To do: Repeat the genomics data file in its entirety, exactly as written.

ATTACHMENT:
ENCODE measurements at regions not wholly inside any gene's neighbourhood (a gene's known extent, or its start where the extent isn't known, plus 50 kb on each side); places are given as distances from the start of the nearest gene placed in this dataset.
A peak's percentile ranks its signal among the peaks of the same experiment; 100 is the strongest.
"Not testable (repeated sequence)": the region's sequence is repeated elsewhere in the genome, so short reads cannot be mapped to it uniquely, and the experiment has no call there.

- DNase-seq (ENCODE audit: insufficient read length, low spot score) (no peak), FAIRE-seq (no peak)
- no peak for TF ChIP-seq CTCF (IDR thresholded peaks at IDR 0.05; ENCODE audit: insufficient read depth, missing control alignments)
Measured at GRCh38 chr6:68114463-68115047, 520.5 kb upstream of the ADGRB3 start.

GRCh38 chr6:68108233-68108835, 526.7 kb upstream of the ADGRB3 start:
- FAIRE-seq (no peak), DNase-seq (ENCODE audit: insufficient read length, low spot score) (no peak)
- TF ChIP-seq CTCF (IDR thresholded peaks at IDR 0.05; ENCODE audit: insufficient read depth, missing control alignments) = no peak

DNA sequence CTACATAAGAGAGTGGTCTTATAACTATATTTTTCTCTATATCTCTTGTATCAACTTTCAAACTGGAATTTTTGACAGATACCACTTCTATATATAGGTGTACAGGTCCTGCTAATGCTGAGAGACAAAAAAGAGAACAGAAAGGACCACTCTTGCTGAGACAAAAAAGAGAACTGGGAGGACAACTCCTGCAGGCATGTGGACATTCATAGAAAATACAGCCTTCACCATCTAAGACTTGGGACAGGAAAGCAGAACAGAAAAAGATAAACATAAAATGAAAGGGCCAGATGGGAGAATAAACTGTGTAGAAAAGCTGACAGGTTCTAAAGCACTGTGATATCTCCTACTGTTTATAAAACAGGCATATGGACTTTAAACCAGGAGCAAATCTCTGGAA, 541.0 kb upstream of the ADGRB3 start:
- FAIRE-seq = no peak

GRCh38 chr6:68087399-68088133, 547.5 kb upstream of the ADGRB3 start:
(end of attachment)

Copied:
ENCODE measurements at regions not wholly inside any gene's neighbourhood (a gene's known extent, or its start where the extent isn't known, plus 50 kb on each side); places are given as distances from the start of the nearest gene placed in this dataset.
A peak's percentile ranks its signal among the peaks of the same experiment; 100 is the strongest.
"Not testable (repeated sequence)": the region's sequence is repeated elsewhere in the genome, so short reads cannot be mapped to it uniquely, and the experiment has no call there.

- DNase-seq (ENCODE audit: insufficient read length, low spot score) (no peak), FAIRE-seq (no peak)
- no peak for TF ChIP-seq CTCF (IDR thresholded peaks at IDR 0.05; ENCODE audit: insufficient read depth, missing control alignments)
Measured at GRCh38 chr6:68114463-68115047, 520.5 kb upstream of the ADGRB3 start.

GRCh38 chr6:68108233-68108835, 526.7 kb upstream of the ADGRB3 start:
- FAIRE-seq (no peak), DNase-seq (ENCODE audit: insufficient read length, low spot score) (no peak)
- TF ChIP-seq CTCF (IDR thresholded peaks at IDR 0.05; ENCODE audit: insufficient read depth, missing control alignments) = no peak

DNA sequence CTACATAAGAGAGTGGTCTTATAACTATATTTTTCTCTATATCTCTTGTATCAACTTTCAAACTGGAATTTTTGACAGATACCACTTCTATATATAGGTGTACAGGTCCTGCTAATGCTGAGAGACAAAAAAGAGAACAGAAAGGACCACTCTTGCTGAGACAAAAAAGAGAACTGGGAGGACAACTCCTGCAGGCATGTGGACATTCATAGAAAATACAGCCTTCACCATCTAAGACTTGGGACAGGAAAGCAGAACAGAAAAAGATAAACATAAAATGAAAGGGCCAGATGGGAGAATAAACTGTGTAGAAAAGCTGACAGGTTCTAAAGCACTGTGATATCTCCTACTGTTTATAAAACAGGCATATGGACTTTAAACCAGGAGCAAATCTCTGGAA, 541.0 kb upstream of the ADGRB3 start:
- FAIRE-seq = no peak

GRCh38 chr6:68087399-68088133, 547.5 kb upstream of the ADGRB3 start: